Acids and bases, bonding in diamond and historical chemistry
Acids and bases
A user who calls themselves AChem IST wanted to know how to explain acids and bases to their students:
As an NQT I'm interested in hearing from more experienced teachers who can give me some advice on how best to explain the difference between 'concentrated' and 'diluted' acid to my Year 7s. Should I say that concentrated acid has 'more acid in it' than dilute acid? I don't want to mislead by saying 'strong' and 'weak' acids.
Michael Ryan suggested this approach:
Absolutely right to avoid 'strong' and 'weak'. I suggest that you refer to how people make up orange squash and then show how science has special words. Something like, 'Most people would ask you if you want your drink strong or weak, but in chemistry we would use the word concentrated to say we want a lot of squash and only a little water in the glass. For what most people would call a weak drink, we would say dilute. There is only a small amount of squash in the glass and a lot more water than before.'
The problem with your suggestion about simply having more acid is that a bucketful of a dilute acid could have more acid in it than a test tube full of concentrated acid. You need the 'more acid in the same total volume'.
Alan Crooks used particle theory in his suggestion:
One of the five key scientific ideas you have to get across at Key Stage 3 is 'Particles', so your pupils should be made familiar with particle diagrams for solids, liquids and gases. You can extend it to 'solutions' and say that a concentrated solution has more particles in a given volume than a dilute solution does. Relate this to acids by calling them 'acid particles'.
Bonding in diamond
The covalent bonding in diamond formed the basis of a question from Julian Dance :
We have been covering giant covalent structures and discussing graphite and carbon. We covered the differences in properties being due to the number of bonds each atom is making to others within the structure, eg three in graphite and four in diamond.
The pupil question is: what happens at the 'edge' of the structure? We have diagrams of the structure and they show the 'final' atom on the edge of the structure only making one bond back into the lattice.
I am teaching chemistry as a non-specialism and would appreciate any ideas as to how to explain this simply to my inquisitive pupils!
Karl Jankowski had this explanation:
I have always taught that the surface C atoms would probably be bonded to hydrogen to complete the four bonds, but the ratio of H:C would be incredibly small due to the amount of C atoms within the crystal compared to surface. Thereby we just ignore their presence in the diamond crystal.
Nessa Carson added:
If there really are spare bonds, they either double up to form C=C, if that's geometrically reasonable, or react with oxygen in the air. In nanotubes, the 'dangling bonds' on the ends can cause the edges to curl round a bit to reduce their energy.
There's a short Wikipedia article illustrating the reactivity of these situations and their occasional usefulness.
Katy Alderasked about 'old school' chemistry demonstrations:
Our school is about to celebrate its 75th anniversary. I have been asked to show/run some typical experiments/demos from, say, 1950/60/70's. Any ideas?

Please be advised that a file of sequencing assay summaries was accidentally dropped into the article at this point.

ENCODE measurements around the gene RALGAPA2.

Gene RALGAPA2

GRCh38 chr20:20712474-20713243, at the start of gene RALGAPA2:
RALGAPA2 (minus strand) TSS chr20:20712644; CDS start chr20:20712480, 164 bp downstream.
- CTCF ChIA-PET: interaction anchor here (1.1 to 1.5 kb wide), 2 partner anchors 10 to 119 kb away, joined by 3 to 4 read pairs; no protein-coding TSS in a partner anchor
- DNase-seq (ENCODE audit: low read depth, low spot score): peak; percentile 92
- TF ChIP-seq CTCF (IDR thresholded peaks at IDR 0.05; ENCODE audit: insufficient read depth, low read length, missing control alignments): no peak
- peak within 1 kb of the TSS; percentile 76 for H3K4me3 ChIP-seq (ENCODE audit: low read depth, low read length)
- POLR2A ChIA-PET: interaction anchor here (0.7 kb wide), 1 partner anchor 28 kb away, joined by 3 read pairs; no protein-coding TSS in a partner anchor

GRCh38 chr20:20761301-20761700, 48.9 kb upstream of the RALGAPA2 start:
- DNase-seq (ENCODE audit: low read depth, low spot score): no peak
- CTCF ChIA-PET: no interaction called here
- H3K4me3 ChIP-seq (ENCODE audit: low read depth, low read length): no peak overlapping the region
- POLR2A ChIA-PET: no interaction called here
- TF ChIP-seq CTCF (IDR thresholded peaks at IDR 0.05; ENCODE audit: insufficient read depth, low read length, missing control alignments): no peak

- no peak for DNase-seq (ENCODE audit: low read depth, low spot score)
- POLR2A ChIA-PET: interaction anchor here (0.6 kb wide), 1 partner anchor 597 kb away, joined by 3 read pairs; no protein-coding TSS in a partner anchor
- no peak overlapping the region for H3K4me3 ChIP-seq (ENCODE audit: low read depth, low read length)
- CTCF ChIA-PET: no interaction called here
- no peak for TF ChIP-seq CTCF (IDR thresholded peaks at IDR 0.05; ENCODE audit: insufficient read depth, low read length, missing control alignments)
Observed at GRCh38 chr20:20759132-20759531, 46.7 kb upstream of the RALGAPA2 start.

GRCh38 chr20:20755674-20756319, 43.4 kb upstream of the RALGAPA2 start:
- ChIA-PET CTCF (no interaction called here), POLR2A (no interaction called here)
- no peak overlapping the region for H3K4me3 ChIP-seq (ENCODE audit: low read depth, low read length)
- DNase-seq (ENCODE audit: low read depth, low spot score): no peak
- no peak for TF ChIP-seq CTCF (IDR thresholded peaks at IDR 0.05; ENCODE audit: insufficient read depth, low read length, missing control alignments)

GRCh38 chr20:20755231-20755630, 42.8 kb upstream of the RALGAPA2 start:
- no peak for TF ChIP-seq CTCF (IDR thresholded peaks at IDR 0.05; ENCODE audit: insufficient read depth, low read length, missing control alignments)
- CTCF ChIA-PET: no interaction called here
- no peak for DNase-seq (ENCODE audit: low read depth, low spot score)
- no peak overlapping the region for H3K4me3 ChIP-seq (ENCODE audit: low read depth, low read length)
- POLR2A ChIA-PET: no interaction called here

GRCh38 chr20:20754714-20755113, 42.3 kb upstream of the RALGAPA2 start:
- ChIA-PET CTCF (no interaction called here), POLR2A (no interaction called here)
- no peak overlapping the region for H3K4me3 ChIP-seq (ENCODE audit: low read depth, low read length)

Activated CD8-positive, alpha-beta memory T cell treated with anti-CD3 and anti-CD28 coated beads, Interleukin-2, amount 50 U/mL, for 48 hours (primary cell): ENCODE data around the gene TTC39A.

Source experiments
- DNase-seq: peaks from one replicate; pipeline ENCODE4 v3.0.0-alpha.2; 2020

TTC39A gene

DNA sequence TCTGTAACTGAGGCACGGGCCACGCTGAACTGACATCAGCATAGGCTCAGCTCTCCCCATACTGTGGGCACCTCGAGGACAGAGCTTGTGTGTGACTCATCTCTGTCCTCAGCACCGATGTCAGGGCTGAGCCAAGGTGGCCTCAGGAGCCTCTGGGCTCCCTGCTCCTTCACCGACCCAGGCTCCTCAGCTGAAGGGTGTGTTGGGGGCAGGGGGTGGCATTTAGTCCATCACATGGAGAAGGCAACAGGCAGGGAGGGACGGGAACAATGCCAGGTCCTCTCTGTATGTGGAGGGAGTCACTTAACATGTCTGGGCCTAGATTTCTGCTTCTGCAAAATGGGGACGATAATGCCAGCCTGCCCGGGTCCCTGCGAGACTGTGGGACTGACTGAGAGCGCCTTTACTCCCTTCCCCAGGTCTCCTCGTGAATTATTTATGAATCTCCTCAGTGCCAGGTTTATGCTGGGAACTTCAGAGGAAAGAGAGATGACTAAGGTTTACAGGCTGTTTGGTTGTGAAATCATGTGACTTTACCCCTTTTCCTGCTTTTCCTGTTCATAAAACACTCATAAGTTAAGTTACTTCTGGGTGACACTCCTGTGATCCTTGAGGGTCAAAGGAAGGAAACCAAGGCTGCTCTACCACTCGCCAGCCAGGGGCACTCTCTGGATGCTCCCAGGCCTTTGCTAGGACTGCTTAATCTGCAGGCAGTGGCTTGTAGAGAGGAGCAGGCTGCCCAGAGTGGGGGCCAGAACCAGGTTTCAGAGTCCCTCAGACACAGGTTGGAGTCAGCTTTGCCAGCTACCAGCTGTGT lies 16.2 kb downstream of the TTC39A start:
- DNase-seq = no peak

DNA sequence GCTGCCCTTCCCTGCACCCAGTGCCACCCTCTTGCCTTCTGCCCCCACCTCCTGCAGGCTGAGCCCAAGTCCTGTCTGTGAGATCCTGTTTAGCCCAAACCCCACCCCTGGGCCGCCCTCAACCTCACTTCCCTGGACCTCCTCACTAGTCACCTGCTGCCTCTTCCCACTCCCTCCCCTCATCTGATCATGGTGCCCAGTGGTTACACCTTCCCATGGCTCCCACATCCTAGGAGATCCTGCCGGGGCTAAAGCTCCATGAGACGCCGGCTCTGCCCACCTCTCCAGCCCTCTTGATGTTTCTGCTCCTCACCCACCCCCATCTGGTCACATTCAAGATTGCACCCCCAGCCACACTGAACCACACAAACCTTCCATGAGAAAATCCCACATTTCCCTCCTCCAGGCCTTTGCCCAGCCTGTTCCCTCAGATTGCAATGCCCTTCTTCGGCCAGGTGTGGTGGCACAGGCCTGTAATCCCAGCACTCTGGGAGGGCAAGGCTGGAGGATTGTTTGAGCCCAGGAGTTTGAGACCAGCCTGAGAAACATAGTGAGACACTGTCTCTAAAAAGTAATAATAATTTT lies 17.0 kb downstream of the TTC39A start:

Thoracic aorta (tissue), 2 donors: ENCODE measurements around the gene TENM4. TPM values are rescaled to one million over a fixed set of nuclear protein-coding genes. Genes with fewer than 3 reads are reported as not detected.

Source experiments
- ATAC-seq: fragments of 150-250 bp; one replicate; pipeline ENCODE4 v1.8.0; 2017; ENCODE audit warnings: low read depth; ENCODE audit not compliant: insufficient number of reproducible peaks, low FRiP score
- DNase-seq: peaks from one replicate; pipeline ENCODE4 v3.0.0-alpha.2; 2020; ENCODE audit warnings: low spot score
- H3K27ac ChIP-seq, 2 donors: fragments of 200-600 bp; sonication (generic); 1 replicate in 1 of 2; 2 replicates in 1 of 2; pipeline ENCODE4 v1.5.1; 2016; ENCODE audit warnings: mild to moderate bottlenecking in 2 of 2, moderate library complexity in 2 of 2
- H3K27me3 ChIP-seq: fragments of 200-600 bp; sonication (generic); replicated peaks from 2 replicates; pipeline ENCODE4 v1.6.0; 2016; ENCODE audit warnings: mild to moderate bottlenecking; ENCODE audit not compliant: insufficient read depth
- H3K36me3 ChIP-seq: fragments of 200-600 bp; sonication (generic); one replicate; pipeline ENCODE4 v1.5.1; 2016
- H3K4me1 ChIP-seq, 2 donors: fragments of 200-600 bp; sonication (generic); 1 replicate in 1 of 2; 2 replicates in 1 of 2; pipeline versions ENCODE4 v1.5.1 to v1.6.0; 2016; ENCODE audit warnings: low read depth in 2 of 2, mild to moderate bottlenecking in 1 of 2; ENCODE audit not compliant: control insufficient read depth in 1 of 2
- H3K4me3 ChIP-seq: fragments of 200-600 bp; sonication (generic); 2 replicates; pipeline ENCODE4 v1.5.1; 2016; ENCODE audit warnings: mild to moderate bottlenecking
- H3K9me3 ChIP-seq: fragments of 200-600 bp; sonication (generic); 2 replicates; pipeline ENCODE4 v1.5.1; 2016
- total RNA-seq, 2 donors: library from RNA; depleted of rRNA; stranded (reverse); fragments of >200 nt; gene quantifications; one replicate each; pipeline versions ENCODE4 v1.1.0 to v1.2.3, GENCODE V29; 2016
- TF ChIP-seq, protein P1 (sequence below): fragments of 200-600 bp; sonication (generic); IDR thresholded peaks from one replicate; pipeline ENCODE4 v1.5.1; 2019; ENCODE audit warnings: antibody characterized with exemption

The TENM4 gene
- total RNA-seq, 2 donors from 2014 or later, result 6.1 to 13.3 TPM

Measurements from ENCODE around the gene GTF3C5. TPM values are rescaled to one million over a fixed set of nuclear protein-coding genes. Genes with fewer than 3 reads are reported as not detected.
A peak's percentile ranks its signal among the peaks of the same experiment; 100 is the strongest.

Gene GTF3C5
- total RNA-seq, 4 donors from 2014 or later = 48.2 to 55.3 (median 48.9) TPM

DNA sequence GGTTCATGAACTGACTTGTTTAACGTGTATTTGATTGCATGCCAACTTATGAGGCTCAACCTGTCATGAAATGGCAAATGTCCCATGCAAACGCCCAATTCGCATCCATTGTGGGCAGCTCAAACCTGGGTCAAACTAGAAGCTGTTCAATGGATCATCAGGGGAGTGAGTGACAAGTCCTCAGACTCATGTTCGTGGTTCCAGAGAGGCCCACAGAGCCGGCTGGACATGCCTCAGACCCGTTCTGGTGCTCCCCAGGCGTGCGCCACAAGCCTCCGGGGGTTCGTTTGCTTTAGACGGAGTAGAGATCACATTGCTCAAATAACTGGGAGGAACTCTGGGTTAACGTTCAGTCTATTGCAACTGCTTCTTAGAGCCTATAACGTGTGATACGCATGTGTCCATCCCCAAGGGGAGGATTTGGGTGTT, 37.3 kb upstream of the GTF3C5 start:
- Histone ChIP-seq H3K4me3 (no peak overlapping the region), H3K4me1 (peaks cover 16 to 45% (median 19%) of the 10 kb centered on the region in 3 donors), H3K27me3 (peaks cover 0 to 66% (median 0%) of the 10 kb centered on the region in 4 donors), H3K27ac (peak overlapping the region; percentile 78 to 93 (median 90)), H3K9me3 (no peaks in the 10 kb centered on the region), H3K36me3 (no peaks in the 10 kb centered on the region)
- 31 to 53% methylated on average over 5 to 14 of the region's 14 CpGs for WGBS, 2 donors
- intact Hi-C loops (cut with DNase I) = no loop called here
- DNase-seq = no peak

Leonard Winning recommended Chemical magic by Leonard Ford, published in 1953 - a Kindle edition is available. Andres Tretiakov suggested the Chemical demonstrations series of books by Bassam Shakhashiri, some of which were published in the 1980s.
Bob Worley contributed his reminiscences of school chemistry departments in the 1950s and 60s (including the production of sulfur dioxide, chlorine and nitrogen dioxde gases on the bench).
Finally, Robert Slinn reminded everyone of the RSC's own Classic chemistry experiments, published originally in 2000 as a book, but now available on Learn Chemistry.
Membership of our readers' group on LinkedIn continues to grow. A popular discussion in November was 'How do you motivate students to learn organic chemistry?' Joseph Chimeno replied:
First, you must get the students engaged in the material. [.] Give an example of how their lives are affected by organic chemistry, ie certain drugs, manufacturing and new discoveries. Second, you can engage the students in interesting lab experiments such as the synthesis of aspirin. Third, perform a variety of demonstrations that get their attention and their interest. Fourth, develop some interesting educational games that they can play and learn the material at the same time. [.] Overall, make the subject fun and be enthusiastic!
Devlin Cassidy added his opinion:
[.] Regular testing is key and shouldn't be something which pupils dread. In my experience pupils benefit from good starter activities which test previous knowledge and ensure that they are keeping on top of the different kinds of reaction/mechanism. Far better this than pupils convincing themselves that they don't like organic chemistry simply because of the volume of reactions which they have failed to keep abreast of. I get my pupils to put visual posters up on the walls of their bedrooms which summarise reactions etc.
Finally, Anupama Moharil lamented:
Desire is the problem with the students nowadays. Gradually they are losing their tendency to gain knowledge of the subject. Most of them study it to score good marks and gain admission to some good institute. Day by day the students' attitudes are changing.
Other recent discussions have included teaching chemistry in context, bridging the gap between secondary and university chemistry education, and classifying hydrogen bonding as an intramolecular as well as an intermolecular force.
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